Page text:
When taken care of, a wooden fence can last for decades. Although you can hire a professional to perform repairs and routine upkeep, amateur home repairmen can perform wooden fence maintenance. Your fencing contractor will tell you, “Cleaning your fence, fixing any damage, and applying stain or paint can keep wooden fences in good condition.” say Rock Carmichal of Sacramento, CA. “As the years pass, you’ll be able to help your fence remain a constant fixture in your yard.”
If you’re the proud owner of an attractive looking wood garden fence it can be a constant source of annoyance and stress, especially if you live somewhere that experiences the full force of the wind. If you live in a location like this and your fence lasts five years or more without any partial collapse, count yourself lucky.
My husband and I moved into our current home in late summer 2004, when the house was just two years old. It’s around 500 feet above sea level looking due West towards the prevailing weather and the sea, very salty and windy. As you can imagine the views are spectacular but it can get very wild up here, especially in winter.
How To Care For a Wood Fence
A wood fence can be a great way to give a home a definitive border. It also changes the look of the house. But over time, wood fences rot away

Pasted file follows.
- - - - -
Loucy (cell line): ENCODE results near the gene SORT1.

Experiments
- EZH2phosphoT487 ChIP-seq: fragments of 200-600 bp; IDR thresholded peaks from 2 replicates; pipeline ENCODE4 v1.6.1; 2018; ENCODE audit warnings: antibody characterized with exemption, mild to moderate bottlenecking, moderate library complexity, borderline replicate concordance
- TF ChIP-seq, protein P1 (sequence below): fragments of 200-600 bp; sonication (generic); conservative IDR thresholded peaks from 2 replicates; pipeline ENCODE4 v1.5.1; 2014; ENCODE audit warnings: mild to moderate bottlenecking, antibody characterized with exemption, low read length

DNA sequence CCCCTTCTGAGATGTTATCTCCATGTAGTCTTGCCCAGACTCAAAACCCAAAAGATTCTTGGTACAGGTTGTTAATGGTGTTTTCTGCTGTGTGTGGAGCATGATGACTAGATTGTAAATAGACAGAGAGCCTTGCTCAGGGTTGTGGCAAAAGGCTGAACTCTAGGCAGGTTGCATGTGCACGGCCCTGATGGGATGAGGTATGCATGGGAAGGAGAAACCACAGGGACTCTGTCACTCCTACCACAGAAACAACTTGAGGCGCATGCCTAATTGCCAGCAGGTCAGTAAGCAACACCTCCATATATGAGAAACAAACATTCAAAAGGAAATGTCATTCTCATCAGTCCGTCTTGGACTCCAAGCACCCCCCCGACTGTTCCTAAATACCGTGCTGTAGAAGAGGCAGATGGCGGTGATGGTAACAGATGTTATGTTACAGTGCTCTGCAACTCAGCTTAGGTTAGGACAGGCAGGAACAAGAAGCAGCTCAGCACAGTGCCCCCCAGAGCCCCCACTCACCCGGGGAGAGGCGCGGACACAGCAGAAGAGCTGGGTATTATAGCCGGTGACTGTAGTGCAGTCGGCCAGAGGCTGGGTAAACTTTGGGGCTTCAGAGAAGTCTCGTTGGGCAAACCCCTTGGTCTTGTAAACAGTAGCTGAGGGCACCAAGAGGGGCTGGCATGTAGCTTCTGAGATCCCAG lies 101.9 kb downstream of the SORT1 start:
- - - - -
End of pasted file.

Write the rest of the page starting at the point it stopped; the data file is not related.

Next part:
Typically, wood fences, especially those going up around newly constructed homes, are made of cedar or redwood.
“They are more resistant to rot and decay than other species, ” says Jack Holt, owner of Holt Lumber in Fresno, Calif. “They’re not structurally as strong as Douglas fir, which is used in framing a house, but for anything that is exposed to the elements, those are the two species of wood used.”
A wood fence is a great way to keep your property private. However, the nature of the wood means it’s not indestructible. It needs to be regularly maintained. This does take some work, although if performed on a regular basis, it needn’t take up too much time. The tasks are very simple.
Step 1 – Pickets
Check all the pickets on the fence to make sure no nails have come out or that none of them have started to rot. Hammer in any loose nails or replace with new ones. Where a picket is rotting or broken, put in a new one. Where you have sectional fencing, test each of the sections to check that it’s secure. If any are leaning, you’ll need to ensure they’re replaced in the ground properly so they’re straight.
Step 2 – Cleaning
Where there’s mildew on any sections of the fence, you’ll need to clean it off. You can use a purchased mildew cleaner for the job or go with soap and water and a scrub brush. Hose the area down afterward with clean water.
Step 3 – Painting
Every few years, your wood fence will need to be repainted or stained. You can do this with a roller, a brush or a paint sprayer, but be aware that there can be problems using a sprayer, as there will inevitably be overspray. You can place cardboard behind the fence and above it, but the simpler solution will be to go with the brush or roller, as this will allow you to get into all the nooks and crannies of the fence, especially down where the fence meets the ground.